We are living in two diverging Americas at odds and at battle. Trump’s America won this round.
And now here’s Prof. Krugman:
Let’s be clear: Installing Donald Trump in the White House is an epic mistake. In the long run, its consequences may well be apocalyptic, if only because we have probably lost our last, best chance to rein in runaway climate change.
But will the extent of the disaster become apparent right away? It’s natural and, one must admit, tempting to predict a quick comeuppance — and I myself gave in to that temptation, briefly, on that horrible election night, suggesting that a global recession was imminent. But I quickly retractedthat call. Trumpism will have dire effects, but they will take time to become manifest.
In fact, don’t be surprised if economic growth actually accelerates for a couple of years.
Why am I, on reflection, relatively sanguine about the short-term effects of putting such a terrible man, with such a terrible team, in power? The answer is a mix of general principles and the specifics of our current economic situation.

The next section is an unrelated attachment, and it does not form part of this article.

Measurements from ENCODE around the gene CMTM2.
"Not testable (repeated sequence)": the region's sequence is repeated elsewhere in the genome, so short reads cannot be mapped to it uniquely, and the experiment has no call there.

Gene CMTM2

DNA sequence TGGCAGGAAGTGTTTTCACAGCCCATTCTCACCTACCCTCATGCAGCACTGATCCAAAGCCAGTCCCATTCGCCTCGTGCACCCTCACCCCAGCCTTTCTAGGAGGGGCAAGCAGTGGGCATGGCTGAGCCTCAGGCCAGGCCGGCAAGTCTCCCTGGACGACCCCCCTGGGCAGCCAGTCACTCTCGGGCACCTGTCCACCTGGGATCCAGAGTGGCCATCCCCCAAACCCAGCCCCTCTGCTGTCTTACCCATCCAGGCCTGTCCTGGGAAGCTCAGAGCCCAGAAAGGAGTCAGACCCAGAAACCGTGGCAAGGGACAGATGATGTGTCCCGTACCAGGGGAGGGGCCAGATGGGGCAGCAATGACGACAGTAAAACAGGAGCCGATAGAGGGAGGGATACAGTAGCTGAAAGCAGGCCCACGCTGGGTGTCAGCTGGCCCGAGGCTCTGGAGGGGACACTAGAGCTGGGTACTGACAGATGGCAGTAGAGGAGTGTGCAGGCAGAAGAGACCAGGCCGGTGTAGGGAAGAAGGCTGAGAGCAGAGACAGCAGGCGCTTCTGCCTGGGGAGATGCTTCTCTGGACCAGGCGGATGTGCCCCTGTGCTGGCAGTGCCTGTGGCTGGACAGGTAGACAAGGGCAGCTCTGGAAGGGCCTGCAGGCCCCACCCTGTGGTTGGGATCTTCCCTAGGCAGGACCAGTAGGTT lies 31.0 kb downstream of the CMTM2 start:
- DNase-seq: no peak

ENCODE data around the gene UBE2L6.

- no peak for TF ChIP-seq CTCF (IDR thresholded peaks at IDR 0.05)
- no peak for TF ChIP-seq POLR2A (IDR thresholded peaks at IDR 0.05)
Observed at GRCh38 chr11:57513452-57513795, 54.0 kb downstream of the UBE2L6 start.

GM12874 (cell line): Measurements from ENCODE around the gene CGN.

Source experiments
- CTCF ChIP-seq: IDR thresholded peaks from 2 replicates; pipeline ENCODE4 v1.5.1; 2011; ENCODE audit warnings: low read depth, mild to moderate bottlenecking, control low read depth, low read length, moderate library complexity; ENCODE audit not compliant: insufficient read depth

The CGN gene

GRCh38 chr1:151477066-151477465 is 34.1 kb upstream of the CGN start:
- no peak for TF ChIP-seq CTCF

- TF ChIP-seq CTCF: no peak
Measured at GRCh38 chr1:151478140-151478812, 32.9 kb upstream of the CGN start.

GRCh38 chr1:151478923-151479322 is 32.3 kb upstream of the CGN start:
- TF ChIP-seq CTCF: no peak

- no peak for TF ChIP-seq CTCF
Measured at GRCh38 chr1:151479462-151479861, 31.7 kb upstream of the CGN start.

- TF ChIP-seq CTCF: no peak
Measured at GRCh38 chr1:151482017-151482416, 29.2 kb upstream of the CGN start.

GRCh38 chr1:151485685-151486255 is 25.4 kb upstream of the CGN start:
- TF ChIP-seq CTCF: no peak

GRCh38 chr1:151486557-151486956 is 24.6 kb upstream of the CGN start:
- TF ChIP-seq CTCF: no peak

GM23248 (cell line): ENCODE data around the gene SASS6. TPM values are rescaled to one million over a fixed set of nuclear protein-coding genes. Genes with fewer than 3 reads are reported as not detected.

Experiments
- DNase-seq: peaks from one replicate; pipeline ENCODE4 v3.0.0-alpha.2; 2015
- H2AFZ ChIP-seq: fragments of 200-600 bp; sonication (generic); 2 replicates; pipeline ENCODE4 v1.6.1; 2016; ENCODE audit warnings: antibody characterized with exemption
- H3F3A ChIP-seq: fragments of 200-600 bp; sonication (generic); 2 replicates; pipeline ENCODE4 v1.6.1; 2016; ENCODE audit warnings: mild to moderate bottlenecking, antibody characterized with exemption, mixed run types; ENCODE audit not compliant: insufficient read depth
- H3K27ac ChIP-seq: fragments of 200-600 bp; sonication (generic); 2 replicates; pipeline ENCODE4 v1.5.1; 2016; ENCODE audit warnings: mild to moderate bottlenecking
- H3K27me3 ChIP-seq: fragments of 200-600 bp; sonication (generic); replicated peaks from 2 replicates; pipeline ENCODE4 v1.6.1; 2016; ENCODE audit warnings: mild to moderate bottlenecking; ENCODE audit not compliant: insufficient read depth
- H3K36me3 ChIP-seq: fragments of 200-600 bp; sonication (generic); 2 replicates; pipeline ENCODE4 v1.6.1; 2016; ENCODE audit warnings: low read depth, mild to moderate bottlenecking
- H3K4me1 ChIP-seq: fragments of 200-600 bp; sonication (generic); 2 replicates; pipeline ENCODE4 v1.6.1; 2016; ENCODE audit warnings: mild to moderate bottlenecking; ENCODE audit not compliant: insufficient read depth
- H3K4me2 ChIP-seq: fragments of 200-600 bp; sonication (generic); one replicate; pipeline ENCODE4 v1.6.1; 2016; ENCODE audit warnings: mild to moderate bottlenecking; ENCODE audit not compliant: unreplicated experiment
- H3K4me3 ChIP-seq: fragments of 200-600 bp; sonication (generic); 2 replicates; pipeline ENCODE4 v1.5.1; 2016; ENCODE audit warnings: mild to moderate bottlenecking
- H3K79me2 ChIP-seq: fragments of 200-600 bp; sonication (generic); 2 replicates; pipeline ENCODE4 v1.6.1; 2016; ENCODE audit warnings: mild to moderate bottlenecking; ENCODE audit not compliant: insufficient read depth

First, the general principles: There is always a disconnect between what is good for society, or even the economy, in the long run, and what is good for economic performance over the next few quarters. Failure to take action on climate may doom civilization, but it’s not clear why it should depress next year’s consumer spending.
Or take the signature Trump issue of trade policy. A return to protectionism and trade wars would make the world economy poorer over time, and would in particular cripple poorer nations that desperately need open markets for their products. But predictions that Trumpist tariffs will cause a recession never made sense: Yes, we’ll export less, but we’ll also import less, and the overall effect on jobs will be more or less a wash.
We’ve already had a sort of dress rehearsal for this disconnect in the case of Brexit, Britain’s vote to leave the European Union. Brexit will make Britain poorer in the long run; but widespread predictions that it would cause a recession were, as some of us pointed out at the time, not really based on careful economic thinking. And sure enough, the Brexit recession doesn’t seem to be happening.
Beyond these general principles, the specifics of our economic situation mean that for a time, at least, a Trump administration might actually end up doing the right thing for the wrong reasons.